Tip of the Mitt Watershed Council
Loading
Skip Navigation Links

Restoration Projects

 

Restoration Remedies Program
A technical service of the Watershed Council

Northern Michigan's lakes, streams and wetlands are precious natural resources. Their protection is vital in preserving the 'Up North' character that is so special. One of the most important ways you can protect your lake or stream is to control erosion and sedimentation of your shoreline or streambank. Erosion and sedimentation can have a serious impact on water quality, wildlife habitat, and property values.

An effective method referred to as "biotechnical erosion control" provides the most cost-effective, environmentally friendly and aesthetically appealing alternative to controlling accelerated shoreline erosion. The Watershed Council can develop restoration designs based on this method, as well as apply for the required state and local permits and coordinate the installation of the project.

If you are concerned about the condition of your property's shoreline, streambank or wetland, the Watershed Council offers a variety of services through our Restoration Remedies Program. Below are some of our featured restorations. For more information about the Restoration Remedies Program, contact Jennifer Gelb at (231) 347-1181 or e-mail her at  jen@watershedcouncil.org.



Restoration Remedies Program - Featured Project #1

The Evangeline Township Park on Lake Charlevoix
Glenwood Beach Drive
The Evangeline Township Park at Glenwood Beach provides public access to Lake Charlevoix. Recognizing the need for a more user-friendly park that provides recreational opportunities while protecting water quality, the Township contracted with the Watershed Council to develop plans for a shoreline enhancement project, including a demonstration greenbelt.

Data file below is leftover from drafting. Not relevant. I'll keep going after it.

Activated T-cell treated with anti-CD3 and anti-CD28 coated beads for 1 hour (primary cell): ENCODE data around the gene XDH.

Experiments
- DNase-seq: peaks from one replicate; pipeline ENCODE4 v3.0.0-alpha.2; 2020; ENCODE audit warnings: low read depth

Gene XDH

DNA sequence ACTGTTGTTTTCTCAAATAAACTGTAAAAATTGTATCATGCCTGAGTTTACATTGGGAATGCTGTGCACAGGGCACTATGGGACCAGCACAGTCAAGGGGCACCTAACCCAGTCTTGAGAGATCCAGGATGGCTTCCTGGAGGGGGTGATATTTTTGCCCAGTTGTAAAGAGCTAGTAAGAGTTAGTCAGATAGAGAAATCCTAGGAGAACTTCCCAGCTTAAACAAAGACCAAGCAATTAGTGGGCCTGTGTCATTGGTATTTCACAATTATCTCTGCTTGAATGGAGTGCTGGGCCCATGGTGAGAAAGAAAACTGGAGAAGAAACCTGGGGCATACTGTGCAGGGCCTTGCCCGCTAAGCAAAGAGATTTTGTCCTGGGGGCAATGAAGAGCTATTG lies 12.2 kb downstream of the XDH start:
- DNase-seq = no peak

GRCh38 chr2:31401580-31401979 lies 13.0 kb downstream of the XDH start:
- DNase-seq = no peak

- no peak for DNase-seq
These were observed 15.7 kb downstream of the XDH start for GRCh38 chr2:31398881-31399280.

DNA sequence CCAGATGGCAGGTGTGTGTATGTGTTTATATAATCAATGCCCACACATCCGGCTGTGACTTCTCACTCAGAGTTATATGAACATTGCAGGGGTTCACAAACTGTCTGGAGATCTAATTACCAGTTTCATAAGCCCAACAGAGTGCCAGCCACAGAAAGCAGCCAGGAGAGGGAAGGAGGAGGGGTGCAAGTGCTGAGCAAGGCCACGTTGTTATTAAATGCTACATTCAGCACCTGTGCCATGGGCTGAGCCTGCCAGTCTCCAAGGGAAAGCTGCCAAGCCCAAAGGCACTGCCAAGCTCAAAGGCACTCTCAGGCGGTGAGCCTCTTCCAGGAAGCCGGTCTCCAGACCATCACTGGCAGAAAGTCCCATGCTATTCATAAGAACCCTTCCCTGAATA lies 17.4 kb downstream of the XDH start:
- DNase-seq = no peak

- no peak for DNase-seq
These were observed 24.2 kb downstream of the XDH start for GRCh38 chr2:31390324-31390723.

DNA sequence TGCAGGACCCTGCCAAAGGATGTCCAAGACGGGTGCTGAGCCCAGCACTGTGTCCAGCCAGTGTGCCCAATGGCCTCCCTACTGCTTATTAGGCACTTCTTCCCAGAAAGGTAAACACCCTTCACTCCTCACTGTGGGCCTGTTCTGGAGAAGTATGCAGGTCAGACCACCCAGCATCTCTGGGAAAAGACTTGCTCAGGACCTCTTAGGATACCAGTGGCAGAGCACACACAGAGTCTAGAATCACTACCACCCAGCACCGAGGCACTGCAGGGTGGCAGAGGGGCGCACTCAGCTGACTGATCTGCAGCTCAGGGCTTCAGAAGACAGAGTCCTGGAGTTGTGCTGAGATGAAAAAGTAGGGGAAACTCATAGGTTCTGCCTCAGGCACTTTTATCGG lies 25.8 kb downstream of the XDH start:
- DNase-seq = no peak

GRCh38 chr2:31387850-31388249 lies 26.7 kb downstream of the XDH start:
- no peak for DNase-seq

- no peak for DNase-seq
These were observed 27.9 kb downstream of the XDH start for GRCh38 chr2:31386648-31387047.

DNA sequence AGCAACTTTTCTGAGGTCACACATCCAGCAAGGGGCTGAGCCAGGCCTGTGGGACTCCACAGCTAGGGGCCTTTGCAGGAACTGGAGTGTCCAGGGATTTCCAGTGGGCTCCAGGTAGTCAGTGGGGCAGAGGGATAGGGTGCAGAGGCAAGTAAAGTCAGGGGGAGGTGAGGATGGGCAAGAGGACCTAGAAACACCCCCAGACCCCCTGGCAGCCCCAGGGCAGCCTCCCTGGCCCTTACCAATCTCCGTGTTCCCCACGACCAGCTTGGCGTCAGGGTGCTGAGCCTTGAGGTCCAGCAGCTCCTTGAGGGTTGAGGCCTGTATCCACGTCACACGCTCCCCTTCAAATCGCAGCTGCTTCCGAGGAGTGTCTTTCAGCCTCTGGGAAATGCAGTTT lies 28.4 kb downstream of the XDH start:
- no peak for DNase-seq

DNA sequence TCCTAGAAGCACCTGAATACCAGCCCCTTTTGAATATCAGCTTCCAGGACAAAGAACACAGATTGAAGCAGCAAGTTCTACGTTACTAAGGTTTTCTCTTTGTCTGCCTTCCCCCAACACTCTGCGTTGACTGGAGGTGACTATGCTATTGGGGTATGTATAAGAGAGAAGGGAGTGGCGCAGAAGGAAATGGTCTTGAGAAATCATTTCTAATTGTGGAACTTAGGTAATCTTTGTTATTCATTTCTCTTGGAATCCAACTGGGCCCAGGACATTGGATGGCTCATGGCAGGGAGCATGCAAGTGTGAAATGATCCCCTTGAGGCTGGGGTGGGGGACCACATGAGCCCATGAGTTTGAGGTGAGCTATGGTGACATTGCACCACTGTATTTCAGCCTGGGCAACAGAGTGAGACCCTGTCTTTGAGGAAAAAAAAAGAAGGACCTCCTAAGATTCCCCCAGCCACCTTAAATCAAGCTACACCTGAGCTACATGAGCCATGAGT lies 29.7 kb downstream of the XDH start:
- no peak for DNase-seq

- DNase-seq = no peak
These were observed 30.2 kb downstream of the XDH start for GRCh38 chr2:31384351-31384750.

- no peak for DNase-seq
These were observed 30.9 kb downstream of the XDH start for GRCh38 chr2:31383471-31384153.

Large, broken pieces of concrete
blanket the slope creating a hazardous
approach to the lake.

BEFORE

Harbor Springs Excavating started by removing
the concrete rubble to create a clean slate for
New Savanna Landscape Company.

DURING

Native planting pockets are incorporated
into fieldstone revetment.

AFTER

Access to the lake can be gained
safely by way of new stairs.

AFTER

"Evangeline Township is very happy with the new shoreline protection
structure at Glenwood Beach, it looks really terrific. It was great working
with Tip of the Mitt, whose staff was pleasant and professional, and
whose guidance helped assure project completion."

Shannon McMaster, Boyne City Assistant Planner/Zoning Administrator


Restoration Remedies Project - Featured Project #2

Pigeon River
Streambank Restoration

With the generous support of Mullett Area Preservation Society (MAPS), the Watershed Council provided bioengineering design, permit application services, and installation supervision to stabilize a stretch of Pigeon River stream bank. The bioengineering solution included using prefab soil lift structures made from coir (coconut fibers) and alternating with bare-root dogwood and ninebark shrubs. Cobble was installed at the toe of the streambank. In order to provide additional support to the streambank, the property owners have implemented a no-mow zone extending the length of the former slump. Installation was limited to hand tools to avoid further stress to the streambank.
BEFORE

Approximately 35 linear feet
on the Pigeon River slumped likely
as a result of high water levels
in early spring of 2008.

AFTER INSTALLATION
The exposed face of the soil
lifts can be seen. Dogwood and
ninebark saplings are planted
between the layers.
1 YEAR AFTER
INSTALLATION
Nearly one year after installation,
the shrubs have begun to fill in and the